Jerry McAuley, a self-described “rogue and river thief,” was transformed while reading the Bible during his imprisonment at Sing Sing in the 1860s. After his release he married Maria, who shared a similar life experience.
In the shaky post-Civil War economy of the 1870s, New York City experienced a wave of European immigration, which placed a great strain on the city’s resources. There was more hardship and poverty than the city had yet witnessed, and there was no place for the poor to find shelter. In 1872, the McAuley’s began a shelter for poor New Yorkers. They were the first to open the doors of a religious institution every night of the year to the outcasts of society.
Alfrederick Smith (A.S.) Hatch, a Wall Street banker and one-time president of the Consolidated Stock Exchange (a predecessor of the New York Stock Exchange), befriended the McAuleys. He donated the first Mission building to the McAuleys and helped incorporate it as the McAuley Water Street Mission. A God-fearing man, Hatch’s love for what were termed “the undeserving or unworthy poor” allowed the McAuleys to realize their vision.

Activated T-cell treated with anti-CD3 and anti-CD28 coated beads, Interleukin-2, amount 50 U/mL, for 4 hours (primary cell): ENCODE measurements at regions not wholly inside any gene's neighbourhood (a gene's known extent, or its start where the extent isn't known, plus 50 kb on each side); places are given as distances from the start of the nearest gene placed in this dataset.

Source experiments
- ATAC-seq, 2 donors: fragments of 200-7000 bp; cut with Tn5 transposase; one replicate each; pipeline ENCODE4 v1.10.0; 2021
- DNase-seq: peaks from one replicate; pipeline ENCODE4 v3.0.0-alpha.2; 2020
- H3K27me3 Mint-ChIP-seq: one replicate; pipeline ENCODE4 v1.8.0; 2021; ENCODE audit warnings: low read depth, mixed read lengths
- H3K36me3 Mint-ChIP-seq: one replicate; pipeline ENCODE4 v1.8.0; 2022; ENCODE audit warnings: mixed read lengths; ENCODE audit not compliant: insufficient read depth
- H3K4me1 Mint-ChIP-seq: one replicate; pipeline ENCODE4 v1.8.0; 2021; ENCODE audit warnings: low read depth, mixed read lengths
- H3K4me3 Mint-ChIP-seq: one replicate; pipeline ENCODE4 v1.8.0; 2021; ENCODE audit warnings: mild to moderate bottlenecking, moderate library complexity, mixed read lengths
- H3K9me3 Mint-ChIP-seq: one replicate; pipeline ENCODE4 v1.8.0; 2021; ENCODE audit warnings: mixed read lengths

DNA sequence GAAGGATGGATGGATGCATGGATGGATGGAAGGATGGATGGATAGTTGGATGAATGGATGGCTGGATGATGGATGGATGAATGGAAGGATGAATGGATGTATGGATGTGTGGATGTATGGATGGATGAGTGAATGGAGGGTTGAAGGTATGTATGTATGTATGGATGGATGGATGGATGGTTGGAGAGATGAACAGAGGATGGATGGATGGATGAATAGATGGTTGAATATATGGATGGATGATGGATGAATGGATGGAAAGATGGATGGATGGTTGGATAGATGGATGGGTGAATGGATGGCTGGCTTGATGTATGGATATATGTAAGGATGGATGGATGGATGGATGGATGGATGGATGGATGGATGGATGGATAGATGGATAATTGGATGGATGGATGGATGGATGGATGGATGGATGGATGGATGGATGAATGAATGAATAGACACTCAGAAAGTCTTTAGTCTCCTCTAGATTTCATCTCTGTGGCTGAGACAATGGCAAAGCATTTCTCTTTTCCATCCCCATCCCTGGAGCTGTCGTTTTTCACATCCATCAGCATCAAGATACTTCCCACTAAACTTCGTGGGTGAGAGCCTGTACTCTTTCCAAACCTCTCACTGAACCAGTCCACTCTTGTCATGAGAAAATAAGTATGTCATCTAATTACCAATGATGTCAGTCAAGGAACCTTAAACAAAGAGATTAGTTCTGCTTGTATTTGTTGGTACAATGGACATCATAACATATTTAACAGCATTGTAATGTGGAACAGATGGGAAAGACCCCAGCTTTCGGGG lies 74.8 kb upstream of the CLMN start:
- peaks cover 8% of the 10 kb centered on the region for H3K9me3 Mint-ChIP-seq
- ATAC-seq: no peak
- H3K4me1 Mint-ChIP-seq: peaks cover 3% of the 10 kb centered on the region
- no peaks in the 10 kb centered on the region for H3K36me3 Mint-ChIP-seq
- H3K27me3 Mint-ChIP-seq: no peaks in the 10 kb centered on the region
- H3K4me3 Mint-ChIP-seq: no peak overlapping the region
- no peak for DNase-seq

Jerry and Maria stood firmly on their faith in God, and worked tirelessly to help their community. Today there are more than 300 Rescue Missions in North America and many are the direct result of the McAuley vision. A number of our founding board members were also founders of the Association of Gospel Rescue Missions (AGRM), which provides services to and oversight of its member missions.